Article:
People in Wales living next to new nuclear power plants could get free electricity under UK Gov plans
People in Wales living next to new nuclear power plants could get free electricity, under plans by the UK Government.
A Government Cabinet minister said that free energy was being considered to compensate residents living close to nuclear plants as part of a “green” strategy to wean Britain off gas and oil.
Wylfa on Anglesey and Trawsfynydd in Gwynedd are currently being mooted as the locations of new modular reactors created by a Rolls-Royce led consortium.
US nuclear company Westinghouse has also put together a consortium with construction group Bechtel to revive plans for two nuclear reactors at Wylfa since Hitachi, a Japanese conglomerate, abandoned their own plans in 2019.
The plan for free electricity was signalled by Nadhim Zahawi, the Education Secretary.
He told the Telegraph newspaper: “We have seen great examples of other countries where they built a nuclear power station and within a certain radius of that power station people get free power, so it’s right to look at innovation, to make sure we wean ourselves off hydrocarbons.”
Asked if free energy bills were an option, a source said: “Yes, but long term. We’re looking at how communities can benefit from new infrastructure.”
Ynys Môn MP Virginia Crosbie has also been enthusiastic about the plans, describing herself in the House of Commons as “the Atomic Kitten”.
However, Chancellor Rishi Sunak is said to be less enthusiastic given the cost to the taxpayer of financing such huge projects that would not be operational for decades, with a target of meeting the UK Government’s ‘net zero’ goal by 2050.
The Chancellor wants to bring down spending in order to be able to cut taxes before the General Election which is expected to be in 2024.
More nuclear power at Wylfa is not without its critics with campaign groups CADNO and PAWB among the local opposition.
Writing for Nation.Cymru, Dylan Morgan of PAWB (People Against Wylfa B) warned that “nuclear power is a dirty, outdated, dangerous, vastly expensive technology which threatens both human and environmental health”.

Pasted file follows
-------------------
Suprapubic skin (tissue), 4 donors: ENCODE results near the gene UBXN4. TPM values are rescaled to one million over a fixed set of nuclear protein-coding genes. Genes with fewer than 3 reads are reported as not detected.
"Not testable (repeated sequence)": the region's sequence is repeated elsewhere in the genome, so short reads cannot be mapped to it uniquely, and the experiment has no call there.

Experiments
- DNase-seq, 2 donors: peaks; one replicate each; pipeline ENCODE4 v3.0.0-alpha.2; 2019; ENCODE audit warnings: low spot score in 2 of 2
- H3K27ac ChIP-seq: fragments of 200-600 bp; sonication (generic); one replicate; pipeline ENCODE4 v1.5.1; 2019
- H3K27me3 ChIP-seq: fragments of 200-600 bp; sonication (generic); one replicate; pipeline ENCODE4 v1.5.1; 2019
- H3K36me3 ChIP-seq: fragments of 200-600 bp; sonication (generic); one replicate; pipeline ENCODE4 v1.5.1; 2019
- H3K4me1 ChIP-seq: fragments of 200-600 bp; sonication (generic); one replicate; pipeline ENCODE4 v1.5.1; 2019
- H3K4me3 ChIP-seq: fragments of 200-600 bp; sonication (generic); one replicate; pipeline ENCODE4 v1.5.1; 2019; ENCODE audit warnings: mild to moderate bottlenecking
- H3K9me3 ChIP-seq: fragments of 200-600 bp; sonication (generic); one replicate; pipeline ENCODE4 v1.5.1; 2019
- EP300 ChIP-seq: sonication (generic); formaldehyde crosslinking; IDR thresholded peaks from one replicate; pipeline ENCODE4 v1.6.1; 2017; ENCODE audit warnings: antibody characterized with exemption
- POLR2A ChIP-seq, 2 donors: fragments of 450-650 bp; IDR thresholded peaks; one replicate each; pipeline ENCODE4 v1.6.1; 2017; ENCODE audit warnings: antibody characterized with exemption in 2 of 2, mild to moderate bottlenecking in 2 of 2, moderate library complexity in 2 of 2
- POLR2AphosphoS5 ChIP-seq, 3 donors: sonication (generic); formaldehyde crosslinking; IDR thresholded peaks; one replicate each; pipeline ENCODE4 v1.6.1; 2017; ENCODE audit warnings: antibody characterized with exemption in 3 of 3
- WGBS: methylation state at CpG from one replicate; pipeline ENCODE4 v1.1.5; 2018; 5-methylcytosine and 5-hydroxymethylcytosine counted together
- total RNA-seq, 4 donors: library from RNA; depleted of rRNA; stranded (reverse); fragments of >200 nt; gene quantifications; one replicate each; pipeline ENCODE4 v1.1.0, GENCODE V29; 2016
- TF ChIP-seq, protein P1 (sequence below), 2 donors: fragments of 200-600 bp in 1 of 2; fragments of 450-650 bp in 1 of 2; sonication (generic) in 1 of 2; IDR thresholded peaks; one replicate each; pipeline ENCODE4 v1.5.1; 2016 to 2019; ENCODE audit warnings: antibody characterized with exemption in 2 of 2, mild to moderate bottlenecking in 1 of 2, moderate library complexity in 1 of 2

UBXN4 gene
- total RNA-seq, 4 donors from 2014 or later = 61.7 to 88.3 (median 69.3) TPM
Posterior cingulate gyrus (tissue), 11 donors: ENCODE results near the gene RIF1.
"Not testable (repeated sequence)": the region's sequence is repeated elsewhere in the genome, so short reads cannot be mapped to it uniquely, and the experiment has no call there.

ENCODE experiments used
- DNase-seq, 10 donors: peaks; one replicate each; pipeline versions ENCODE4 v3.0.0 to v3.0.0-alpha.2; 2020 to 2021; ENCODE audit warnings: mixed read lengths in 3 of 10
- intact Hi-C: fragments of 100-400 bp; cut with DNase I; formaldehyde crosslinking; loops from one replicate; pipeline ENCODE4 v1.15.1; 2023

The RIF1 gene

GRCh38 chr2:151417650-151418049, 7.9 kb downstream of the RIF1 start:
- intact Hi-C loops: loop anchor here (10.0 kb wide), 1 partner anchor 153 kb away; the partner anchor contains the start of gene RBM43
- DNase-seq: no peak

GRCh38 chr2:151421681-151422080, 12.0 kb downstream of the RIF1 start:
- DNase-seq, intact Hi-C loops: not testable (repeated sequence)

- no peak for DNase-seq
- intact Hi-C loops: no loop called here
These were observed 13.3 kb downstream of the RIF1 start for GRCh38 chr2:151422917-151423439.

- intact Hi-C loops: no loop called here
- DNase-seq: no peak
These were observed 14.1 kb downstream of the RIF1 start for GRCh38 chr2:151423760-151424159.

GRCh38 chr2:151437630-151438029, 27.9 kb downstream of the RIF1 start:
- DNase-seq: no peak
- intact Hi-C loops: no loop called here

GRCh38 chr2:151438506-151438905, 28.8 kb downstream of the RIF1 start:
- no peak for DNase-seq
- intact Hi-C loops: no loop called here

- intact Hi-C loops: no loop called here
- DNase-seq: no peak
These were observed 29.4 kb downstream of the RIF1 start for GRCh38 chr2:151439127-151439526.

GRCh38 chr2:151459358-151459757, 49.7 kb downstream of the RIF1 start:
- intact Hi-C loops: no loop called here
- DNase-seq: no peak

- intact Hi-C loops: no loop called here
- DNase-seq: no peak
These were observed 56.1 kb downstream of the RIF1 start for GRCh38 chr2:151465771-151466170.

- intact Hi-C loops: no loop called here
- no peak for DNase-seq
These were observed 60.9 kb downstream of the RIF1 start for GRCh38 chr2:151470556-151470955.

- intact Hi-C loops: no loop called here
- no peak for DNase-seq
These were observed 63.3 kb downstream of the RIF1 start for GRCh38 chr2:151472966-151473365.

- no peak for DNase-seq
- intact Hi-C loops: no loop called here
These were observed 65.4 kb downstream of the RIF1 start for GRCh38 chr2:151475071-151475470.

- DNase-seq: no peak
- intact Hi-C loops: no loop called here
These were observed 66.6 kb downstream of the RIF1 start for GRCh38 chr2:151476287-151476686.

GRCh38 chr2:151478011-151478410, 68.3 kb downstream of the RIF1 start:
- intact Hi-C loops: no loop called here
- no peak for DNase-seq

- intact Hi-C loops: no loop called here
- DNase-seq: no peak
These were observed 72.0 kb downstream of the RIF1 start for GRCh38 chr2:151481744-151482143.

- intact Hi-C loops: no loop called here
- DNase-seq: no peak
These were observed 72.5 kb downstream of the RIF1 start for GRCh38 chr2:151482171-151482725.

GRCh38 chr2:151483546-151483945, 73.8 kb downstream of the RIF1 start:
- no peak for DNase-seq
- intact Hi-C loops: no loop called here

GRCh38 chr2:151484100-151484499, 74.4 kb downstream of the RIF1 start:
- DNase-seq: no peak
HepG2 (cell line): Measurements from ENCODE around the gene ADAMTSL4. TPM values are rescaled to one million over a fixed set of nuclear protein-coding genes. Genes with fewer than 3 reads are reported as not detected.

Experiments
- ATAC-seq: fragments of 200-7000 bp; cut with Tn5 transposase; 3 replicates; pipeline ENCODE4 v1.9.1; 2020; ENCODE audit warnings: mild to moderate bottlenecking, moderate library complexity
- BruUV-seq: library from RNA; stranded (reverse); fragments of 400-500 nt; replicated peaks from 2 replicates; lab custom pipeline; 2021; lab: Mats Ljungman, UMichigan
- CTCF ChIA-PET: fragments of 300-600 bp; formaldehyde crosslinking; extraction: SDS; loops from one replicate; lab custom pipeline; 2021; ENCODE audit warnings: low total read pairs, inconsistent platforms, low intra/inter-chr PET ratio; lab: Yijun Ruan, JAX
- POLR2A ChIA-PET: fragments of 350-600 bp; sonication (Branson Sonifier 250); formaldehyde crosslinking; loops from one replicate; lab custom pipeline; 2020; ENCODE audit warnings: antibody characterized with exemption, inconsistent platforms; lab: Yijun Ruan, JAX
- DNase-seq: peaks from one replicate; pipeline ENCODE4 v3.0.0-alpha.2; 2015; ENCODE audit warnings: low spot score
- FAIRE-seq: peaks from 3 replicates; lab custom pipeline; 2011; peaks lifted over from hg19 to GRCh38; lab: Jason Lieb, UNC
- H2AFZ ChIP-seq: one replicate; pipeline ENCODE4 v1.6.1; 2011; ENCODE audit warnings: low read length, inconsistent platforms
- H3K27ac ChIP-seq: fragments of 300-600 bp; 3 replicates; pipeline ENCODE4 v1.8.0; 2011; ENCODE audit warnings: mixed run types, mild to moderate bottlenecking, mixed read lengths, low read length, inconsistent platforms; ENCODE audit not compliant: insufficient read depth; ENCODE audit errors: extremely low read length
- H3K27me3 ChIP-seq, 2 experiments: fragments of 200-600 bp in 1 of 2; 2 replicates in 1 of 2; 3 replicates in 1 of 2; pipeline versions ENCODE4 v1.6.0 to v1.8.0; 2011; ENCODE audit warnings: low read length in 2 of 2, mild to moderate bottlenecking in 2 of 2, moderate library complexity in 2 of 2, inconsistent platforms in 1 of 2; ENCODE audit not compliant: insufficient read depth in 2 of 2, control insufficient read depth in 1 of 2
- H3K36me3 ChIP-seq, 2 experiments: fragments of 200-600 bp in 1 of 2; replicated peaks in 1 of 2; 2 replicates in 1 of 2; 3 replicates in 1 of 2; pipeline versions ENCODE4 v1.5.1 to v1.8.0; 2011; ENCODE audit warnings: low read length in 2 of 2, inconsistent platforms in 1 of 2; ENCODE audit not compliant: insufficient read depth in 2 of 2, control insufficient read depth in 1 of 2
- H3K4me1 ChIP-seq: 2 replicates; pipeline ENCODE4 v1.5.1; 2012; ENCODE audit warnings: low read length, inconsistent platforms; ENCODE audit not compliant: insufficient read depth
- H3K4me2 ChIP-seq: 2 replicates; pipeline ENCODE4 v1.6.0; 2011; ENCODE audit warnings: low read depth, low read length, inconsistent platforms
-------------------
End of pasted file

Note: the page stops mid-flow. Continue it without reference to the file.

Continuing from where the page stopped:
“It would also steal much-needed resources from renewable technologies which are cheaper, much quicker to build and more effective to combat the effects of climate change.”
Plaid Cymru leader Adam Price also spoke out against nuclear power over the weekend, calling it “the wrong answer” to Wales’ energy needs.
“We do not support nuclear power. It’s the wrong answer. Renewables absolutely is the way to go. And I fear that, you know, nuclear power, very expensive and unnecessary distraction,” he said.
However, speaking on Sunday Politics Wales, UK Government Welsh Secretary Simon Hart said that a new Wylfa would be “transformational” for Wales’ economy.
“I think we’ve moved along a lot further than we have ever been, as far as I can remember anyway, in recognising the need for large and smaller-scale nuclear,” he said.
“This would be one of the most transformational things on the north Wales economy than any of us will have ever experienced. And actually what this has indicated is the government has not lost sight of that.
“Those kinds of initiatives remain absolutely fundamental to the economic fortunes of people across the whole of Wales let alone Wylfa.”
The original Wylfa power station became operational in 1971 and started decommissioning in 2015.
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